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Dell officially unveils Adamo, Mini 10

The PC maker continues expanding Netbook lineup, but goes high-end with luxury notebook lineup. Details on Adamo are thin, like the device itself.

Adamo and model
A model shows off Dell's new luxury notebook called Adamo.
Sarah Tew/CNET Networks

LAS VEGAS--Dell trotted out a fashion model to show off the newest addition to its notebook lineup, but beyond explaining the name of Adamo, gave no further details.

Though rumors about Adamo circulated in December, Dell wouldn't confirm its existence. At its press conference here on the second day of CES, the PC maker did that--and only that.

Here's what we know: Adamo is sleek, thin, and black. And it's not a Netbook, meaning there's no Atom processor inside. But which processor is inside, company officials wouldn't say. And it will be for sale at retail locations sometime in the first half of the year.

Adamo close up
A close-up of the Adamo shown off at a CES press conference Friday. Sarah Tew/CNET Networks

Dell will say that it focused heavily on the industrial design of the notebook, using top-of-the-line materials. Based on what's outside, we can assume it's at the higher end of the spectrum, performance-wise. "It will have the better capabilities you'd expect," Senior Vice President of Consumer Products Alex Gruzen offered.

Oh, and Adamo is pronounced "A-dahm-o." It means "to fall in love with" in Latin, said Michael Tatelman, vice president of consumer sales and marketing for Dell. "It started off as a project code name and then we fell in love with it too."

But Adamo wasn't the only news of the day. Dell also announced a new Netbook, the Inspiron Mini 10, a 10-inch Netbook that falls right between the Mini 9 and Mini 12.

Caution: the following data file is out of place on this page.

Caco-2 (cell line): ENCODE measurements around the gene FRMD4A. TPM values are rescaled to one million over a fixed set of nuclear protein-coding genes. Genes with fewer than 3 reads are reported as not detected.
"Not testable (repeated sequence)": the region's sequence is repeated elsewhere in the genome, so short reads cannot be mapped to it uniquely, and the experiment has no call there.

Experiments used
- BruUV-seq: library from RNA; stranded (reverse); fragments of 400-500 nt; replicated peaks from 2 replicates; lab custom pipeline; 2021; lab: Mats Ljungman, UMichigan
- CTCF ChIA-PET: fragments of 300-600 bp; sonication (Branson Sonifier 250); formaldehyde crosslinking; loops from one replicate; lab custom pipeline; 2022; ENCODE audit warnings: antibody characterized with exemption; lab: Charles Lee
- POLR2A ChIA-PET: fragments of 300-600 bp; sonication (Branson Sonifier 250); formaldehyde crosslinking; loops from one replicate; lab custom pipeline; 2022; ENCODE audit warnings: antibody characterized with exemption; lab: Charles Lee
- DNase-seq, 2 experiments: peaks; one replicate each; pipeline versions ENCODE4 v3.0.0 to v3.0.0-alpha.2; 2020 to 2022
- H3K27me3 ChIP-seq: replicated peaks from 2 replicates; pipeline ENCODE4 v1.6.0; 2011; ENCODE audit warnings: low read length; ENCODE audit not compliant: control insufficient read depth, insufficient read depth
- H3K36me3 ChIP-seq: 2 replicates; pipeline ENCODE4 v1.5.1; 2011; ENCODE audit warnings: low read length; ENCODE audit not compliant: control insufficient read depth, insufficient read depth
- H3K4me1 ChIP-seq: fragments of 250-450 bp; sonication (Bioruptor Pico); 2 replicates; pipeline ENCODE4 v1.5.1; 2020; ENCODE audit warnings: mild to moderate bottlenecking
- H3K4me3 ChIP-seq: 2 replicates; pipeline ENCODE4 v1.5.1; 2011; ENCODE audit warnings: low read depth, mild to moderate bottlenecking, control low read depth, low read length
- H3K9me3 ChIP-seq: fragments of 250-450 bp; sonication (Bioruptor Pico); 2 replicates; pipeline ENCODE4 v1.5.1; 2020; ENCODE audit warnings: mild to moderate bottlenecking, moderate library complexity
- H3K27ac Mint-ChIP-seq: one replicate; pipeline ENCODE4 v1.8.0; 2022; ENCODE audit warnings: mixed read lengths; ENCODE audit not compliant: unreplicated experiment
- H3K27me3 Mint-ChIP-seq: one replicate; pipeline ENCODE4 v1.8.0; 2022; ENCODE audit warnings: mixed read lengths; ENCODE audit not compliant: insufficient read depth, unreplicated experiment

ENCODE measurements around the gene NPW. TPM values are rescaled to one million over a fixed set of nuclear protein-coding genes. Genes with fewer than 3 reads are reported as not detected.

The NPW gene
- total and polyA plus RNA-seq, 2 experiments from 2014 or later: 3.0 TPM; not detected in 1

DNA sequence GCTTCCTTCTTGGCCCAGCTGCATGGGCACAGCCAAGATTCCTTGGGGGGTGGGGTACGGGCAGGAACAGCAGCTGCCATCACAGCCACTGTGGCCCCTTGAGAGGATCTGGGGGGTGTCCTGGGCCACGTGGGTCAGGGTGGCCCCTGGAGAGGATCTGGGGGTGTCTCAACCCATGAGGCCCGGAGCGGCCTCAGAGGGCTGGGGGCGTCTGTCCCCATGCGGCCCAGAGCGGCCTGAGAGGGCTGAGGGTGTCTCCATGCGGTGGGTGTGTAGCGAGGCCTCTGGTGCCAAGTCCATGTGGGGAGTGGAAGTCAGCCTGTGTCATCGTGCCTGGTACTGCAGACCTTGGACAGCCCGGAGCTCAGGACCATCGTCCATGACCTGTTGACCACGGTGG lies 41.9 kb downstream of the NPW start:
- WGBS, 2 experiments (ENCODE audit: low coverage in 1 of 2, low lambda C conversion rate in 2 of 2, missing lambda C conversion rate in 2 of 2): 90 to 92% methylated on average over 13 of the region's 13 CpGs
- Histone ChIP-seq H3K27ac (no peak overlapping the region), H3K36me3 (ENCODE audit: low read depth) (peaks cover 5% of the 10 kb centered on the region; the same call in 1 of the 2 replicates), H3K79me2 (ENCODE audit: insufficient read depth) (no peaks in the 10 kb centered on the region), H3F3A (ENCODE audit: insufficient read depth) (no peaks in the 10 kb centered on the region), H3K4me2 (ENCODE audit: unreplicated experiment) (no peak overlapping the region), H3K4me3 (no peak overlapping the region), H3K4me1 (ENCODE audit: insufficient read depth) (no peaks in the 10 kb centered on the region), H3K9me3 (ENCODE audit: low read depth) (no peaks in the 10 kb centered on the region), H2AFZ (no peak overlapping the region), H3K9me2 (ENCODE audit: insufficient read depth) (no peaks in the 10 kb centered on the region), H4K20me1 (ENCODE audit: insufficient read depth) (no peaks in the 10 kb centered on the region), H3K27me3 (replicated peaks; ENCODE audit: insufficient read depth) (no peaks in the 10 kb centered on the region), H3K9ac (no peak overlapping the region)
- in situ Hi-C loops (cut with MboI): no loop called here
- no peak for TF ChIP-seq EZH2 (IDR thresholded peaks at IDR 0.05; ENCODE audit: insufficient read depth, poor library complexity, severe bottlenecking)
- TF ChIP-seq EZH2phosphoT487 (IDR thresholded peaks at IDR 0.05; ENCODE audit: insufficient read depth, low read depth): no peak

For those keeping count, that's three Netbooks from Dell in four months. The biggest question when it comes to this form factor is whether the cheaper, Atom-powered devices will draw consumers away from Dell's traditional--and pricier--notebooks.

Dell says it's still to early to tell if that's occurring. "The numbers are all over the map," said Tatelman. "It's safe to say in some ways (a Netbook) is analogous to a smartphone as a companion product."

And, he pointed out, their utility will vary from region to region. "In some places it's a way to acquire new customers faster, in some places it's a companion device, and in some places it's a primary computer."

Either way, Dell will take it, especially if it continues to add customers. "If you can get to the next billion (computer) users faster, you can get the replacement cycle going that much faster," Tatelman said.

Along with its trifecta of Netbooks, there will also be new accessories for them. A $50 USB digital tuner that plugs into notebooks to catch free over-the-air TV broadcasts will be available in the U.S. later this year, and the new Wasabi handheld printer offers the ability to print quickly while on the go. The printer will be available "very soon," Tatelman said.